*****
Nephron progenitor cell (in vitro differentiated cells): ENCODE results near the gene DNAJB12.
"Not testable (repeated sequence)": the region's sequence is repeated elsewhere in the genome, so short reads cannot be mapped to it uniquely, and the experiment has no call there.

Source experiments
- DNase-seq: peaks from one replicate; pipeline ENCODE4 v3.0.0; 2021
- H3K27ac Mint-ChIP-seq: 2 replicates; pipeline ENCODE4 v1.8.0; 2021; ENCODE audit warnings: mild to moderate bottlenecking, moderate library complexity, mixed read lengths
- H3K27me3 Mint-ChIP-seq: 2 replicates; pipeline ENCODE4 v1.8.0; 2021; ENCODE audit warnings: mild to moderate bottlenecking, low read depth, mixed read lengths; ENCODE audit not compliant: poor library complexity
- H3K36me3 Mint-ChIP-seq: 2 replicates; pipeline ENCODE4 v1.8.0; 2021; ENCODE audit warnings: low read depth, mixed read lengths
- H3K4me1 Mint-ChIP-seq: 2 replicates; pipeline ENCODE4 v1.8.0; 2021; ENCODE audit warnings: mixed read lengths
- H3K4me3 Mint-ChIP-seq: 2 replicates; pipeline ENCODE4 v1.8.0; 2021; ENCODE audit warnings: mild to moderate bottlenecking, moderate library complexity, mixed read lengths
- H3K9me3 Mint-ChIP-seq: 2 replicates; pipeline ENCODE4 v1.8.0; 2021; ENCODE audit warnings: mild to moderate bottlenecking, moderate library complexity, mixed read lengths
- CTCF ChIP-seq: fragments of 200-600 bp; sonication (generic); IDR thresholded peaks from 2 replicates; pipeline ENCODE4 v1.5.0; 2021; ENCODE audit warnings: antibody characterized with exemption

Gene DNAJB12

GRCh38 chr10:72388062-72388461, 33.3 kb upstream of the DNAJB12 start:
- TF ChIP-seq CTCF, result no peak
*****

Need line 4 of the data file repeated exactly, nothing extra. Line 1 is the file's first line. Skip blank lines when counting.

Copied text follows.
- DNase-seq: peaks from one replicate; pipeline ENCODE4 v3.0.0; 2021